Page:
Fractures and Boulders

Fractures and Boulders
Fractured impact melt left the interior of De Forest crater lined with boulders. LROC NAC M125650563L, image width is 720 m, North is up [NASA/GSFC/Arizona State University]. 

Today's Featured Image highlights a portion of the interior of De Forest crater (57 km in diameter), which is located inside the South Pole–Aitken basin. The cavity of De Forest crater exhibits prominent terraces of collapsed materials surrounding the central peak (see next WAC context image below). The topographic low, east of the central peak, was largely coated with hot impact melt which formed a hard crust as it cooled; a portion of this melt is seen in the opening image.  

Fractures and Boulders Context
Context view of De Forest crater consisting of LROC WAC monochrome mosaic (100 m/pix) overlain with a colorized WAC stereo DTM (GLD100, Scholten et al., 2012). Image center is 76.92°S, 197.51°E. The LROC NAC footprint (blue box) and the location of opening image (yellow arrow) are illustrated [NASA/GSFC/Arizona State University].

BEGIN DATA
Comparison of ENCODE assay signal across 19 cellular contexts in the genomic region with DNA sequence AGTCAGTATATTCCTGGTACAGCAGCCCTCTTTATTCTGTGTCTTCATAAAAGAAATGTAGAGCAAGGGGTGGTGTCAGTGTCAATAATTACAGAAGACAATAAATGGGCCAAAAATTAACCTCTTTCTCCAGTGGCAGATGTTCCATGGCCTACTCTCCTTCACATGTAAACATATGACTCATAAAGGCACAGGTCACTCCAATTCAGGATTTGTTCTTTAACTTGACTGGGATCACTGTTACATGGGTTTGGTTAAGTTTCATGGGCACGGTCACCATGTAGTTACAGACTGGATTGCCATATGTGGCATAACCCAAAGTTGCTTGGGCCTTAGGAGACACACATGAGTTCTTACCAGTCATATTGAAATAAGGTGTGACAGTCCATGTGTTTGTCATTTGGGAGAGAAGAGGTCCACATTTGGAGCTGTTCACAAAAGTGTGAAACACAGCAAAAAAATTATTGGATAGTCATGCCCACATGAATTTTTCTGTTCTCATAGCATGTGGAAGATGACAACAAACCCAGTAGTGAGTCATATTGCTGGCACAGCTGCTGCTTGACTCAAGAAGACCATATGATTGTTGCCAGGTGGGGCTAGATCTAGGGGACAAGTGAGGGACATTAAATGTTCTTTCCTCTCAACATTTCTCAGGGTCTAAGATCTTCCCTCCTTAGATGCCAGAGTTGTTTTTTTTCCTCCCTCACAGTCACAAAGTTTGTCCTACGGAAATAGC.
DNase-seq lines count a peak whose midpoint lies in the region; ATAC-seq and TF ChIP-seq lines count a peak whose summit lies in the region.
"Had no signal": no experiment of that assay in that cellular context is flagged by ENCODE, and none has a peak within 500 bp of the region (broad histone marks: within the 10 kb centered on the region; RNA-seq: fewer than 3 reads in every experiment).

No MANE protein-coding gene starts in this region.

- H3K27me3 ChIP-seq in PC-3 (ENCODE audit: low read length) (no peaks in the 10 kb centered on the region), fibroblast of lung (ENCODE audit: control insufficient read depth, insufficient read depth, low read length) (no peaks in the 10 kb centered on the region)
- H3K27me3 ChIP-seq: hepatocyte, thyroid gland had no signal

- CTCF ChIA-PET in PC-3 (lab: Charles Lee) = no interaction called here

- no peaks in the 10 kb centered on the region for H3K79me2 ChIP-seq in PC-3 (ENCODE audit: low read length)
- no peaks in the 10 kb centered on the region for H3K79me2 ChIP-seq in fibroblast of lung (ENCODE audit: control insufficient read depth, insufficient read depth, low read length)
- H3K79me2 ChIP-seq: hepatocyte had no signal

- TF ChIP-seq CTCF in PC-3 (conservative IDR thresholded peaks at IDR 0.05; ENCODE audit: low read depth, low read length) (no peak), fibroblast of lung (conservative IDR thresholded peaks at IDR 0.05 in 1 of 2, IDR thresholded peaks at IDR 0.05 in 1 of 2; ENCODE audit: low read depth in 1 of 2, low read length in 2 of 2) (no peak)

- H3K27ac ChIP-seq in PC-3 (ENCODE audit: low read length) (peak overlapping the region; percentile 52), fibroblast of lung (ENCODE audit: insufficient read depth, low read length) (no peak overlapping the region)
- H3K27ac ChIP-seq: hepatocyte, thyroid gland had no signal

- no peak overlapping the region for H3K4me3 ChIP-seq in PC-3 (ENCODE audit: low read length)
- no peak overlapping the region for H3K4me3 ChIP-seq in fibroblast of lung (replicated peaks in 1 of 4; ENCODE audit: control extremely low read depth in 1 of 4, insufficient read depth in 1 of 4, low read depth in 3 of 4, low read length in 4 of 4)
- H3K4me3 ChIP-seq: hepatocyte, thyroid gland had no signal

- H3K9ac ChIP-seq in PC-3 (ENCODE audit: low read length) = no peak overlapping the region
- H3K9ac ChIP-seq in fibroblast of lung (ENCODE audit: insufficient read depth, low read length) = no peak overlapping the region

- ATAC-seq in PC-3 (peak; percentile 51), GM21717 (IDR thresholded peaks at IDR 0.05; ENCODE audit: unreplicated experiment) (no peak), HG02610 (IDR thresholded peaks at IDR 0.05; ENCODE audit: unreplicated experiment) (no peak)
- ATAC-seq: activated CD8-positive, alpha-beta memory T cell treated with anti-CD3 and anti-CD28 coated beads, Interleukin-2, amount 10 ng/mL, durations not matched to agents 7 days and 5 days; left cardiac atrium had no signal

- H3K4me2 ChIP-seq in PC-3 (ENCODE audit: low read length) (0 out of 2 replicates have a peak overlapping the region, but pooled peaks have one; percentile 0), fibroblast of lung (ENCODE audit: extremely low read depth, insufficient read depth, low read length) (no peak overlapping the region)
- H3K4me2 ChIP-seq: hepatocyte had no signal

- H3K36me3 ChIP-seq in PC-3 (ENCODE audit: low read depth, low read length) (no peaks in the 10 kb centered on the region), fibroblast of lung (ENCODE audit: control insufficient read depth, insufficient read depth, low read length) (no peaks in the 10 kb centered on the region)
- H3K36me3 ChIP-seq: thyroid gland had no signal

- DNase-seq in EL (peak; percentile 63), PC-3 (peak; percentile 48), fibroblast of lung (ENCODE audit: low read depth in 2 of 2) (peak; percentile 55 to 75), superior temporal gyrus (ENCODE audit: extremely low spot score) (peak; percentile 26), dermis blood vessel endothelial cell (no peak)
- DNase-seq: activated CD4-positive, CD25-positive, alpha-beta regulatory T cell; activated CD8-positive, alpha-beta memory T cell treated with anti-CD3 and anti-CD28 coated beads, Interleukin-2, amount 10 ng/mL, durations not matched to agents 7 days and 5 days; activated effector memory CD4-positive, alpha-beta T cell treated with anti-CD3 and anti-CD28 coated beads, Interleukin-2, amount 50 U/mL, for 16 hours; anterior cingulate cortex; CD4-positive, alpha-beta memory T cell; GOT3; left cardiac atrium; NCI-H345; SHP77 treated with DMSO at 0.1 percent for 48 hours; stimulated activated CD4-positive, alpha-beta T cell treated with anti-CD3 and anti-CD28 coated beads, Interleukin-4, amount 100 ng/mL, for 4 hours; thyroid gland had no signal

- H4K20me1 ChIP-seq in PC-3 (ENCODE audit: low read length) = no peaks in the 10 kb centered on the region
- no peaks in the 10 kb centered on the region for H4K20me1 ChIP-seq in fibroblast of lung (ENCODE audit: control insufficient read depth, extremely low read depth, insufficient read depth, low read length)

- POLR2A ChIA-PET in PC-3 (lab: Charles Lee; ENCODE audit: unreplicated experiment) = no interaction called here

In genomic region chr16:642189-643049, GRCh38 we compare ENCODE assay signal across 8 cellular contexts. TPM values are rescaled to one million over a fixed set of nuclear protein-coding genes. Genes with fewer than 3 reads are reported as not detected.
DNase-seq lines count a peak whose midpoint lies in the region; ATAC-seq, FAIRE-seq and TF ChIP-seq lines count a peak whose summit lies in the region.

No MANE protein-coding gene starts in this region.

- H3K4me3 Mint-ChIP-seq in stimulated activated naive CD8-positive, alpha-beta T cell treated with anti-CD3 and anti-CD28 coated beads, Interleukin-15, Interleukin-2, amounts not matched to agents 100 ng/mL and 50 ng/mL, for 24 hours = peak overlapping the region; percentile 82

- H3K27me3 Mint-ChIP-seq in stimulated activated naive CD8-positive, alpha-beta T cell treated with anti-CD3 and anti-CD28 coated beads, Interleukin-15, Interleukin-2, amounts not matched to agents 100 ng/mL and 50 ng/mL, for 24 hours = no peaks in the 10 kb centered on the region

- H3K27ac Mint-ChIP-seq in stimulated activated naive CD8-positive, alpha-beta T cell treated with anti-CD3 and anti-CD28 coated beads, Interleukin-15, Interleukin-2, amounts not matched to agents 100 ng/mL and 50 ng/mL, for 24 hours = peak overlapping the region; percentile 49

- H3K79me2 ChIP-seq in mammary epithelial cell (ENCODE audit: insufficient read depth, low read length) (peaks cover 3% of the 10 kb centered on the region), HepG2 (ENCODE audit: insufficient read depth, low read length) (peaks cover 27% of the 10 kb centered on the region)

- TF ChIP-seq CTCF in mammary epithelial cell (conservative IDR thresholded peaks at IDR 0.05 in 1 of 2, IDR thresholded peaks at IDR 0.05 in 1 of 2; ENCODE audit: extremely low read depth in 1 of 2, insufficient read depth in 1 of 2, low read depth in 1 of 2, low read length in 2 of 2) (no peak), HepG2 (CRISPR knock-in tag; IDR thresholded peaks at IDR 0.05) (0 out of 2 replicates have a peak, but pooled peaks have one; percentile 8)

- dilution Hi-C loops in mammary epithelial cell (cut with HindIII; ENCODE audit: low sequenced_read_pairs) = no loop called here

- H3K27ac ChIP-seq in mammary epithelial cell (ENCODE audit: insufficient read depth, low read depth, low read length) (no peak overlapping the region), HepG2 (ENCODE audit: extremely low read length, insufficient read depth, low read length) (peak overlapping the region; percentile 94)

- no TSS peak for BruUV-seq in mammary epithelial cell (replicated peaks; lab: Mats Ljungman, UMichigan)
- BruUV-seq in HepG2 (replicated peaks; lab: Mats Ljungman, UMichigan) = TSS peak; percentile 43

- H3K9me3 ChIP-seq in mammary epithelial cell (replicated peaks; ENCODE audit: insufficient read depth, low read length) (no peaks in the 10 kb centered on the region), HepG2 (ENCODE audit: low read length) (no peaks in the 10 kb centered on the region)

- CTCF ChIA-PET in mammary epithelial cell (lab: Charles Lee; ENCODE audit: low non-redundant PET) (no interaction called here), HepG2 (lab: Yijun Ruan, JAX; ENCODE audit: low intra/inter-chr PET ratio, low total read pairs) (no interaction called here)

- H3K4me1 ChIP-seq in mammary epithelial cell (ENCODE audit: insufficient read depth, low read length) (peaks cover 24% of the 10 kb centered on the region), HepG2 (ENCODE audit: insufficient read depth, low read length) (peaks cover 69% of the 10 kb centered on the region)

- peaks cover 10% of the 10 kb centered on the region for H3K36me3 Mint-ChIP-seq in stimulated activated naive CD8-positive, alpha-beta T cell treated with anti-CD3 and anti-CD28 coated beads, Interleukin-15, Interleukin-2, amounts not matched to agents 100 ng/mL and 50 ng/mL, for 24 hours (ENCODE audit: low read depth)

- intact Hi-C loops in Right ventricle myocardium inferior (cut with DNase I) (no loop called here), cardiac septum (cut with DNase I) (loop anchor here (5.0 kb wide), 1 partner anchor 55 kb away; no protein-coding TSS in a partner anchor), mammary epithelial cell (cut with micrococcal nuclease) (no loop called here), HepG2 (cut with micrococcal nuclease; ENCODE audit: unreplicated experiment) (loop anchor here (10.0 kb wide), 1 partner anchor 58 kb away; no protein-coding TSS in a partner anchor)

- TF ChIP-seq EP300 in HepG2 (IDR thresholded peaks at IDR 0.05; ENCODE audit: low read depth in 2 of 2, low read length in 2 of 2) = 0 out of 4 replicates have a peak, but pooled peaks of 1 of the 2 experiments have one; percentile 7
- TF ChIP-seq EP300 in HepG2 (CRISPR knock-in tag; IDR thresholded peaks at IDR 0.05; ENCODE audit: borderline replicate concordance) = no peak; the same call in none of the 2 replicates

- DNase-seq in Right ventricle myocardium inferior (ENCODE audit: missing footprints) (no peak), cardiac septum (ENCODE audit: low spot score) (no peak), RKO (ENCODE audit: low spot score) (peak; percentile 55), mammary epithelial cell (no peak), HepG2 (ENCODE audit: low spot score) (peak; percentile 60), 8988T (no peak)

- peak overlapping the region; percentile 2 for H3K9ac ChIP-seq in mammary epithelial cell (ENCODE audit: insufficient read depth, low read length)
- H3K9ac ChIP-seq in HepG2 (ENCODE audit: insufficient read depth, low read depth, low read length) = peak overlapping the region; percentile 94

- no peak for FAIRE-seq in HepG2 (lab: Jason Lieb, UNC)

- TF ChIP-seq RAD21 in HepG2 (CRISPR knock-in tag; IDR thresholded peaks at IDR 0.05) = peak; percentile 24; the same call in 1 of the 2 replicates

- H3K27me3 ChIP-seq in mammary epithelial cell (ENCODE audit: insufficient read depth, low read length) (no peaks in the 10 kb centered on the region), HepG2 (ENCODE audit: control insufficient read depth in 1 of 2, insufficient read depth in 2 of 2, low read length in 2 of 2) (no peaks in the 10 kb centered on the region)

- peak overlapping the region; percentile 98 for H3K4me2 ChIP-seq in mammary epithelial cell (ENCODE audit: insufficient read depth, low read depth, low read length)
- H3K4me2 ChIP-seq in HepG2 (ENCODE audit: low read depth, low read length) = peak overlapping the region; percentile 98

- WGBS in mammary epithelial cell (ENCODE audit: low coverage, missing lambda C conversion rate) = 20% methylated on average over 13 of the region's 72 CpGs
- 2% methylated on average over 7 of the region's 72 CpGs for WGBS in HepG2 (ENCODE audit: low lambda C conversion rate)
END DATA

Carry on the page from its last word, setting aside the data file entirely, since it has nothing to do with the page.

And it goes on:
Much of the area of the opening image is covered by numerous boulders, some of which are up to ~15 m across. The smooth surface extending in lower-left to upper-right is impact melt that cooled to form solid rock, and is now fractured in regular patterns along the edge. Impact melt that was splashed on the crater's walls and its central peak formed a coating that quickly cooled to solid rock. Later, it is likely that nearby moonquakes caused these brittle rock coatings to fracture, providing the source of boulders we now see on the lower reaches of the crater floor.  As you can see in the following full NAC frame, an enormous number of similar boulders are found along the smooth melt deposits on the floor of De Forest crater. 

Explore this boulder-rich crater in the full NAC frame!

Related posts:

Polygonal fractures on Tycho ejecta deposits

Melt Fractures in Jackson Crater

Fractured Melt Rock

On the Floor of Thales

Cracked mound

Splash and flow

Published by Hiroyuki Sato on 5 August 2014